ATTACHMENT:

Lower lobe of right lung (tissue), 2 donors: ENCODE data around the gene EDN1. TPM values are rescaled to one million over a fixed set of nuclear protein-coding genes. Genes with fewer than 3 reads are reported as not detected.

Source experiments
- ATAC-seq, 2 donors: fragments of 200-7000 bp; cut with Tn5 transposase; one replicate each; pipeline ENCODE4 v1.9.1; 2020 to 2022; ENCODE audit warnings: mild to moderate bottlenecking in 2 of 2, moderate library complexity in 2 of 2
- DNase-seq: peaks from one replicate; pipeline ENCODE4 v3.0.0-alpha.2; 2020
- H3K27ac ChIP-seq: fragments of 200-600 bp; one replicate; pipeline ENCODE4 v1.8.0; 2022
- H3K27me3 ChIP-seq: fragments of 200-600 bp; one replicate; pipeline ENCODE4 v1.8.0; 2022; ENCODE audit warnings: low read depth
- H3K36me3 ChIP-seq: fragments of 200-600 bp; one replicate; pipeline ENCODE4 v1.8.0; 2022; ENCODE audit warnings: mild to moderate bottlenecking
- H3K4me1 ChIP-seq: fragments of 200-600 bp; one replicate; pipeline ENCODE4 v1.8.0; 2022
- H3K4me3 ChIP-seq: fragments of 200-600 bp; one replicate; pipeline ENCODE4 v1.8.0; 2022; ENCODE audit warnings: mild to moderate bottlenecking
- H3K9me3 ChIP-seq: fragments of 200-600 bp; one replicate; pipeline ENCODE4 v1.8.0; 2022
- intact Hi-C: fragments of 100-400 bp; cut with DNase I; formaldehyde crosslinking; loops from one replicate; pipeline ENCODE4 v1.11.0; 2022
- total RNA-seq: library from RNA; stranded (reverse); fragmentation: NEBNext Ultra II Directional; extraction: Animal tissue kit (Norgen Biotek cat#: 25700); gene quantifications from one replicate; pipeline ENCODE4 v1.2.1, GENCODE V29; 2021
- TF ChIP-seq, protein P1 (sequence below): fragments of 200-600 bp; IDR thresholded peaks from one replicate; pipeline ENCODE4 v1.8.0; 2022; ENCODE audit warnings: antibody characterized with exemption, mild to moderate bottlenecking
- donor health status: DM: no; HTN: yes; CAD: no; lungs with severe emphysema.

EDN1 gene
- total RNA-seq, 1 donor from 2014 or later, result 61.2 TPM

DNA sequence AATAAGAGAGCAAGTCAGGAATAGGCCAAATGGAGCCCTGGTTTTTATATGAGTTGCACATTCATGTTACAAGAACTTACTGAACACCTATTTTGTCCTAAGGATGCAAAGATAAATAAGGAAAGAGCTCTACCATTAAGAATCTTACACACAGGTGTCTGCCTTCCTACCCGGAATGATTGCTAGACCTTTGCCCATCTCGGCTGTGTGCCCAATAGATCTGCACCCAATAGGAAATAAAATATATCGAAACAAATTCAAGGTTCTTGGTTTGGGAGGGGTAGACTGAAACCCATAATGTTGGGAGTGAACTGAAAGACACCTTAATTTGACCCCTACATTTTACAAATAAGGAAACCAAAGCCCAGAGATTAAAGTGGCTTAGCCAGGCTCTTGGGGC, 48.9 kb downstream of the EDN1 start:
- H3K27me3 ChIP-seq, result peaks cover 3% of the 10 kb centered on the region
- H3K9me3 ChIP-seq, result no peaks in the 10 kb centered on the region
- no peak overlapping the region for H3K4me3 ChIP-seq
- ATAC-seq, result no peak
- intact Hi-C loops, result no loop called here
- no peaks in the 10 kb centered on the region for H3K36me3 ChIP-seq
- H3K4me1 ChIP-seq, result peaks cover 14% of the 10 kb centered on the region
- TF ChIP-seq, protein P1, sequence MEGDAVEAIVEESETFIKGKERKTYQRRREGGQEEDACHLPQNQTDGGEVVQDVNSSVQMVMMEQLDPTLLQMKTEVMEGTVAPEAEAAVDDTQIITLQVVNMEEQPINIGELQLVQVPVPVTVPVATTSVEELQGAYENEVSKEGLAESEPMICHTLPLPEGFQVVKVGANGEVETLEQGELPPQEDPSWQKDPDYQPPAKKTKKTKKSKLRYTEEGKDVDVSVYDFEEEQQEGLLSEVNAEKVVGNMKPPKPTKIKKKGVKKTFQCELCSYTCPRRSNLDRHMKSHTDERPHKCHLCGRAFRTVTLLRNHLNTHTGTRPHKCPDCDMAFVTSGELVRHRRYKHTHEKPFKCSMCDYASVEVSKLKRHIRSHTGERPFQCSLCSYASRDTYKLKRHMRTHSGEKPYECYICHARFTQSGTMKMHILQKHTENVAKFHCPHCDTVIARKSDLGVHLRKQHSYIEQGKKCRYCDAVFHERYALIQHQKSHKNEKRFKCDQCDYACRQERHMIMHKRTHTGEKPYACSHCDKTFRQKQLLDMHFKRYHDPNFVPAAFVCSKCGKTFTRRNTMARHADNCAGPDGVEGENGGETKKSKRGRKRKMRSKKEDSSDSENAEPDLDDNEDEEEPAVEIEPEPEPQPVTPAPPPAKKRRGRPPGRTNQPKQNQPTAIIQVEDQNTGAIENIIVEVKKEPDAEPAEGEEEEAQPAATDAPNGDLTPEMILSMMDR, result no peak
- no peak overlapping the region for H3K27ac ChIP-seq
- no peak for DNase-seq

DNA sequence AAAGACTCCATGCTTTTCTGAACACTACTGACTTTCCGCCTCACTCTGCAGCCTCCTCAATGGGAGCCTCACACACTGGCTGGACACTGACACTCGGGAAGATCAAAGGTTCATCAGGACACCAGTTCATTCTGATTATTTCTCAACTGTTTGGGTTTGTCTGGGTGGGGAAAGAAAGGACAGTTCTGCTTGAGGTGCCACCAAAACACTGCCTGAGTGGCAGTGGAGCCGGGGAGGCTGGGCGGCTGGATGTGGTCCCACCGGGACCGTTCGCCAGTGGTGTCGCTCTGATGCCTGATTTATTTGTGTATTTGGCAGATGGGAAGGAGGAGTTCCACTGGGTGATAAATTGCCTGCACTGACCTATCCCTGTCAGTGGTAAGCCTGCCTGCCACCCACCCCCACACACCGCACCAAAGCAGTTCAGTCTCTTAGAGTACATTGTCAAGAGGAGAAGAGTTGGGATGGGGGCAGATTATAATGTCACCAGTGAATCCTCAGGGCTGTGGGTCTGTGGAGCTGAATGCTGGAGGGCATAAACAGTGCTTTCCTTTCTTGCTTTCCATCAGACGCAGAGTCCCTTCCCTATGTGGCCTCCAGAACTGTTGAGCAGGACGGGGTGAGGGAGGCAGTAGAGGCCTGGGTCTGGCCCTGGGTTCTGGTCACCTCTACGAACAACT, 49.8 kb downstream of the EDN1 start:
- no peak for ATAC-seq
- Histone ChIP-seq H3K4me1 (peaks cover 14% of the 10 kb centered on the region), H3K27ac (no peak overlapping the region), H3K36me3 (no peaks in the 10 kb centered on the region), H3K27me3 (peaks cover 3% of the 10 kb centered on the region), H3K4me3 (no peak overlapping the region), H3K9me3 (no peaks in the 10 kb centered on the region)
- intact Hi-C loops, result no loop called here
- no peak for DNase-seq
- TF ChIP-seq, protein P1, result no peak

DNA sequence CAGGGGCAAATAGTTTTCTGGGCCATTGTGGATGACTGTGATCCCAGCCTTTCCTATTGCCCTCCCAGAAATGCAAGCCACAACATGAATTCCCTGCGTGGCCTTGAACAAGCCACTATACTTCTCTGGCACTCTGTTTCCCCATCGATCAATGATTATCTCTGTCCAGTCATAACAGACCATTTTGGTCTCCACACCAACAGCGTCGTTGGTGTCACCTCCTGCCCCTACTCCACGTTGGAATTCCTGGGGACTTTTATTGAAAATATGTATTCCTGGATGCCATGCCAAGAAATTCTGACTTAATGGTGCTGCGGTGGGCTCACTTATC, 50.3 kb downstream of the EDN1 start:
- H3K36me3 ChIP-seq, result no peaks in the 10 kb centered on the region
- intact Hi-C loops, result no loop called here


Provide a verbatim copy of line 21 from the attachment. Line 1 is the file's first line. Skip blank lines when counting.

- ATAC-seq, result no peak